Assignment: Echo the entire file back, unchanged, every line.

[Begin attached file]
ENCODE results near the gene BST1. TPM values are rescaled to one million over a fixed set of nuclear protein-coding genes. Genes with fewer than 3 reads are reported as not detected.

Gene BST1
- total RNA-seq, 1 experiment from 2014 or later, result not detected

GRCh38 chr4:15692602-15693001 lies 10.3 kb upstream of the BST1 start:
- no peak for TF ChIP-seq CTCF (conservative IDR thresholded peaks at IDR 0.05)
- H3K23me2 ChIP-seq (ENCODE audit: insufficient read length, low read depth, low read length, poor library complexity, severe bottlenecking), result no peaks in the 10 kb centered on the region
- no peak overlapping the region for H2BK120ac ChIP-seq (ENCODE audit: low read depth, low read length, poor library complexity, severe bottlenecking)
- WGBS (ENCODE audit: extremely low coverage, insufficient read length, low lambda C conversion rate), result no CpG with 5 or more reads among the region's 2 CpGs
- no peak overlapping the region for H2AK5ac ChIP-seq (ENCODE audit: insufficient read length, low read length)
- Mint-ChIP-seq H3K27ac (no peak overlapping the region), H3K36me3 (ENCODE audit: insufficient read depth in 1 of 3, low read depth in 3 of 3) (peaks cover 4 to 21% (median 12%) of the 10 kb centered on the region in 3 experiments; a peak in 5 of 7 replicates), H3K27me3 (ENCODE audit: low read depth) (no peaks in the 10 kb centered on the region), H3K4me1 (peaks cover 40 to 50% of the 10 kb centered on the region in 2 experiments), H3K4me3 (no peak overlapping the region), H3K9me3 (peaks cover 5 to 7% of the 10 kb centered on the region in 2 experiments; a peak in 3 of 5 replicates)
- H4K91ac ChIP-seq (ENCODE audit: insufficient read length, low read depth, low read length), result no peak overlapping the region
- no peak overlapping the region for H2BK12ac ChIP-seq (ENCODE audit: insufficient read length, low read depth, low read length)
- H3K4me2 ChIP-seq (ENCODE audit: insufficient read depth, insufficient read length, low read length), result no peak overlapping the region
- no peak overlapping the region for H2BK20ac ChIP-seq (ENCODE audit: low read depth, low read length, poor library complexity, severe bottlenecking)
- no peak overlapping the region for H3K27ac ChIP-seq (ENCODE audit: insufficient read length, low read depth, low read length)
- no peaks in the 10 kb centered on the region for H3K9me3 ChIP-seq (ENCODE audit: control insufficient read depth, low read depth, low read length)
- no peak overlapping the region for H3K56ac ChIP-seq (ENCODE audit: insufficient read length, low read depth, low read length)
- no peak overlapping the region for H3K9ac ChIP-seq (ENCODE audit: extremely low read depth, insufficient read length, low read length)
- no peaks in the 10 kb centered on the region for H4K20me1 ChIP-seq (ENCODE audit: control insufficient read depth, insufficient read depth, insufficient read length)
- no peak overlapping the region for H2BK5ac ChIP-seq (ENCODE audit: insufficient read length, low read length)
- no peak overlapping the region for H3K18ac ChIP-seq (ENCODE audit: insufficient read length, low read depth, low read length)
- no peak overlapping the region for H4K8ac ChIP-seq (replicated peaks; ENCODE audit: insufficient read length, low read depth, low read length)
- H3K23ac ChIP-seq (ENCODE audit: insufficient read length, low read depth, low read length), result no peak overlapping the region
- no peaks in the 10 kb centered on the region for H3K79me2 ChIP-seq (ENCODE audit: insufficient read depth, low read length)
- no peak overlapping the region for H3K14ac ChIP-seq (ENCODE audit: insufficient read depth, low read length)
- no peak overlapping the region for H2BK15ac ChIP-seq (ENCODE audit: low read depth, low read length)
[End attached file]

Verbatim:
ENCODE results near the gene BST1. TPM values are rescaled to one million over a fixed set of nuclear protein-coding genes. Genes with fewer than 3 reads are reported as not detected.

Gene BST1
- total RNA-seq, 1 experiment from 2014 or later, result not detected

GRCh38 chr4:15692602-15693001 lies 10.3 kb upstream of the BST1 start:
- no peak for TF ChIP-seq CTCF (conservative IDR thresholded peaks at IDR 0.05)
- H3K23me2 ChIP-seq (ENCODE audit: insufficient read length, low read depth, low read length, poor library complexity, severe bottlenecking), result no peaks in the 10 kb centered on the region
- no peak overlapping the region for H2BK120ac ChIP-seq (ENCODE audit: low read depth, low read length, poor library complexity, severe bottlenecking)
- WGBS (ENCODE audit: extremely low coverage, insufficient read length, low lambda C conversion rate), result no CpG with 5 or more reads among the region's 2 CpGs
- no peak overlapping the region for H2AK5ac ChIP-seq (ENCODE audit: insufficient read length, low read length)
- Mint-ChIP-seq H3K27ac (no peak overlapping the region), H3K36me3 (ENCODE audit: insufficient read depth in 1 of 3, low read depth in 3 of 3) (peaks cover 4 to 21% (median 12%) of the 10 kb centered on the region in 3 experiments; a peak in 5 of 7 replicates), H3K27me3 (ENCODE audit: low read depth) (no peaks in the 10 kb centered on the region), H3K4me1 (peaks cover 40 to 50% of the 10 kb centered on the region in 2 experiments), H3K4me3 (no peak overlapping the region), H3K9me3 (peaks cover 5 to 7% of the 10 kb centered on the region in 2 experiments; a peak in 3 of 5 replicates)
- H4K91ac ChIP-seq (ENCODE audit: insufficient read length, low read depth, low read length), result no peak overlapping the region
- no peak overlapping the region for H2BK12ac ChIP-seq (ENCODE audit: insufficient read length, low read depth, low read length)
- H3K4me2 ChIP-seq (ENCODE audit: insufficient read depth, insufficient read length, low read length), result no peak overlapping the region
- no peak overlapping the region for H2BK20ac ChIP-seq (ENCODE audit: low read depth, low read length, poor library complexity, severe bottlenecking)
- no peak overlapping the region for H3K27ac ChIP-seq (ENCODE audit: insufficient read length, low read depth, low read length)
- no peaks in the 10 kb centered on the region for H3K9me3 ChIP-seq (ENCODE audit: control insufficient read depth, low read depth, low read length)
- no peak overlapping the region for H3K56ac ChIP-seq (ENCODE audit: insufficient read length, low read depth, low read length)
- no peak overlapping the region for H3K9ac ChIP-seq (ENCODE audit: extremely low read depth, insufficient read length, low read length)
- no peaks in the 10 kb centered on the region for H4K20me1 ChIP-seq (ENCODE audit: control insufficient read depth, insufficient read depth, insufficient read length)
- no peak overlapping the region for H2BK5ac ChIP-seq (ENCODE audit: insufficient read length, low read length)
- no peak overlapping the region for H3K18ac ChIP-seq (ENCODE audit: insufficient read length, low read depth, low read length)
- no peak overlapping the region for H4K8ac ChIP-seq (replicated peaks; ENCODE audit: insufficient read length, low read depth, low read length)
- H3K23ac ChIP-seq (ENCODE audit: insufficient read length, low read depth, low read length), result no peak overlapping the region
- no peaks in the 10 kb centered on the region for H3K79me2 ChIP-seq (ENCODE audit: insufficient read depth, low read length)
- no peak overlapping the region for H3K14ac ChIP-seq (ENCODE audit: insufficient read depth, low read length)
- no peak overlapping the region for H2BK15ac ChIP-seq (ENCODE audit: low read depth, low read length)